I was planning to run pre-out to the SB2000's input, and the SB2000's output to "main in". This will put an 80hz high pass filter on the signal going to my bookshelf sized mains, which seems appropriate. The adjustable low-pass filter on the sub can then be set to match/suit.


This makes a lot of sense to me, am I missing something? What is the high-pass filtered sub output for, if not for this scenario?


Thanks!

You got it right. That's exactly what it's for. To connect in between a pre-amp and an amplifier, which is what your main-in/pre-amp jacks allow you to do
 

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Discussion Starter · #6 ·

Quote:
Originally Posted by cel4145  /t/1522998/sb2000-setup-with-nad-c340-integrated-amp#post_24495819


You got it right. That's exactly what it's for. To connect in between a pre-amp and an amplifier, which is what your main-in/pre-amp jacks allow you to do

Thank you. It seems pretty clear to me too - what puzzles me is that SVS customer service is telling me this is not the correct way to do it and I can't figure out why.
 

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Quote:
Originally Posted by pajama sam  /t/1522998/sb2000-setup-with-nad-c340-integrated-amp#post_24495931


Thank you. It seems pretty clear to me too - what puzzles me is that SVS customer service is telling me this is not the correct way to do it and I can't figure out why.

They also told me to split my source from the pre-amp, running it to both the amp and my SB-1000 sub. I *like* using the 80hz crossover because it allows me to configure my setup for a little extra midbass emphasis. Some purists, though, think you ought to set the sub low pass filter to the roll off of the speakers. Maybe that's it.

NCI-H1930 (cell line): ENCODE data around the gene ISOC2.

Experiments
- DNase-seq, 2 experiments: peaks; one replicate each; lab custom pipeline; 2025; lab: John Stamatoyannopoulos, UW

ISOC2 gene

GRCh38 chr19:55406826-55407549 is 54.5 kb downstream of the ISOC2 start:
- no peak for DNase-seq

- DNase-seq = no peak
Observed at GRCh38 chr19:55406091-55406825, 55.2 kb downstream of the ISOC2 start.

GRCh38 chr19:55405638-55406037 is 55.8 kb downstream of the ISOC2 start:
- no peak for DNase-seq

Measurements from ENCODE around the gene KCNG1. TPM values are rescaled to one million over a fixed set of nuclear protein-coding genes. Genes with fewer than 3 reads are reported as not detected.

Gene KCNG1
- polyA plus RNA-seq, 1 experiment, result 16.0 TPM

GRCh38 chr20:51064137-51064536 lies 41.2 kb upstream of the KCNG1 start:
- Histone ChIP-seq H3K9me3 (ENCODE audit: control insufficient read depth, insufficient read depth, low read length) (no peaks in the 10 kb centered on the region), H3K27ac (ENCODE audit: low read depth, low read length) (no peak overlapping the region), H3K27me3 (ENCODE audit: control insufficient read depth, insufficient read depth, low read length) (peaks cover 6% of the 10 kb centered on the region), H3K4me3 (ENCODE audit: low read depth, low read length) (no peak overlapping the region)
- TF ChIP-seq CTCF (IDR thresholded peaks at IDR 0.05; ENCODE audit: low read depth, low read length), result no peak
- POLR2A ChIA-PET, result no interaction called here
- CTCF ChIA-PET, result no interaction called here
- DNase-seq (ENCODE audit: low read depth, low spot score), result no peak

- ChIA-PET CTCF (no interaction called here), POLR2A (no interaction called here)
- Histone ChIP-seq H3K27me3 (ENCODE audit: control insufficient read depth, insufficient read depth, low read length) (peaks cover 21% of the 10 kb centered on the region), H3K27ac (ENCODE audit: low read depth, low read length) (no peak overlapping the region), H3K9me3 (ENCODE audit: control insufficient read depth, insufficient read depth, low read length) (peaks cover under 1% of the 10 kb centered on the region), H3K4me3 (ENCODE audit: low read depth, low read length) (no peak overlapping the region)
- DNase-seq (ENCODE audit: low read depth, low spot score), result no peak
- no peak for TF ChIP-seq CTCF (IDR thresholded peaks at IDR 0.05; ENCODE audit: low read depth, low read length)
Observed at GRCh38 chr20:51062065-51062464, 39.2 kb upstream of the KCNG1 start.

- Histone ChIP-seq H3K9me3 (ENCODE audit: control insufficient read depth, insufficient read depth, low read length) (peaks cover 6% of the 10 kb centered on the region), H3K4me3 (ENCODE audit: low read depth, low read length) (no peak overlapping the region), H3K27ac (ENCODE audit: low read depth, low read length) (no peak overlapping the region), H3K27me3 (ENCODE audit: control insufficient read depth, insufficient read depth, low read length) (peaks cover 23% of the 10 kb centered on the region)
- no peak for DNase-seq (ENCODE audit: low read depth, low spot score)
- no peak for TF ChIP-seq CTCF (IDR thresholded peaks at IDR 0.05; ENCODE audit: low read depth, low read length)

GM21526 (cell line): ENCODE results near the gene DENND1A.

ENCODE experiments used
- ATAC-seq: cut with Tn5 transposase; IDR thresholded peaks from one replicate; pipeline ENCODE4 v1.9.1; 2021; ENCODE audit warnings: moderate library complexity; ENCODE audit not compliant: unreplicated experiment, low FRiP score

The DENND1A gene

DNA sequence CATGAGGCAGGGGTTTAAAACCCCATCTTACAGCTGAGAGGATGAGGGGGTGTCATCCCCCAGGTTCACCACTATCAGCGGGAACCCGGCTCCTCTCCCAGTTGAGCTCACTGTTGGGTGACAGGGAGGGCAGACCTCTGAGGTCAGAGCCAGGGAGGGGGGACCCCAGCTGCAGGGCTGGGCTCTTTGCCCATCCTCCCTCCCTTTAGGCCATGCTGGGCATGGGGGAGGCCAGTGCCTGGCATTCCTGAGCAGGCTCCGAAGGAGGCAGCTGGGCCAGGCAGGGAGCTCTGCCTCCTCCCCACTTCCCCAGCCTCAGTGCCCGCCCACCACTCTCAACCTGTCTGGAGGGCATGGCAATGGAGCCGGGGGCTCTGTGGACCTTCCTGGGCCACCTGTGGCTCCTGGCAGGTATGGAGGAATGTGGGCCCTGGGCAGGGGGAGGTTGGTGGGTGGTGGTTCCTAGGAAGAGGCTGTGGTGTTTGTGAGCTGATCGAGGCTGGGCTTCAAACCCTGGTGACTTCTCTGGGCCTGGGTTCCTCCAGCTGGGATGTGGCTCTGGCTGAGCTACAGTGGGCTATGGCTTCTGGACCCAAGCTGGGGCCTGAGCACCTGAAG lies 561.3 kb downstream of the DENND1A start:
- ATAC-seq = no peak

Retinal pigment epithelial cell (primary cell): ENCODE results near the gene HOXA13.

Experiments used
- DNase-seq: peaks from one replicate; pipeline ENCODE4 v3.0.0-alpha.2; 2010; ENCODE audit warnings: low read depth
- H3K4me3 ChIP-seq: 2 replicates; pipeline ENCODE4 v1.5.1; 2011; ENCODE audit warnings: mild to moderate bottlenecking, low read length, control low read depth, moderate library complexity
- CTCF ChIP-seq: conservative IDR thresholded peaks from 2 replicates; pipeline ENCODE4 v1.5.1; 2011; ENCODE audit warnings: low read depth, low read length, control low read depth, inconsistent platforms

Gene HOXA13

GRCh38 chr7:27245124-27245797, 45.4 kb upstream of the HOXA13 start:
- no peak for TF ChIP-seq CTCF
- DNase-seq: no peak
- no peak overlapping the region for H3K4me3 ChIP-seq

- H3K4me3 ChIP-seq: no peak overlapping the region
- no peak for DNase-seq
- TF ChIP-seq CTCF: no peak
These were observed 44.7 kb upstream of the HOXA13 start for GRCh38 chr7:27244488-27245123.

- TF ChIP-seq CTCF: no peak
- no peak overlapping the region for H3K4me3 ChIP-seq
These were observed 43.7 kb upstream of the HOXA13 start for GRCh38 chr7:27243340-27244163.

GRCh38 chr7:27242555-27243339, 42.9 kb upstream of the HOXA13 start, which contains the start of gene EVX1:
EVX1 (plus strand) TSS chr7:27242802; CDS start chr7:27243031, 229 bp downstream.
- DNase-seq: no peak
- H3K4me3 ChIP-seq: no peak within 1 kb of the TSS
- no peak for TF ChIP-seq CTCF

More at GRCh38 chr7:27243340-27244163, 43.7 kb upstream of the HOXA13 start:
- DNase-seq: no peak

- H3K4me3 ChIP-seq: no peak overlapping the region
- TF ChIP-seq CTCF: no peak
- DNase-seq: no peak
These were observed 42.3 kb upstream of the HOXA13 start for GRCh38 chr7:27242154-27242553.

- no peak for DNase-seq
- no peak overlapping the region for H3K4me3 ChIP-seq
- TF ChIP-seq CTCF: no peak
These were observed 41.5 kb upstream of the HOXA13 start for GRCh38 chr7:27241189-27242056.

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Discussion Starter · #8 ·

Quote:
Originally Posted by cel4145  /t/1522998/sb2000-setup-with-nad-c340-integrated-amp#post_24495952


They also told me to split my source from the pre-amp, running it to both the amp and my SB-1000 sub. I *like* using the 80hz crossover because it allows me to configure my setup for a little extra midbass emphasis. Some purists, though, think you ought to set the sub low pass filter to the roll off of the speakers. Maybe that's it.

I guess, but the roll-off of the speakers, now governed by the 80hz / 12db/octave slope filter, should be if anything more definite and predictable, and more easily matched.

Maybe I'm the kind of purist that isn't crazy about splitters
 

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Quote:
Originally Posted by pajama sam  /t/1522998/sb2000-setup-with-nad-c340-integrated-amp#post_24496020


I guess, but the roll-off of the speakers, now governed by the 80hz / 12db/octave slope filter, should be if anything more definite and predictable, and more easily matched.

Maybe I'm the kind of purist that isn't crazy about splitters

Yep. I'm the guy that thinks the SVS sealed subs can produce better bass below 80hz than my speakers.


So ignore their advice, and go ahead and hook it up!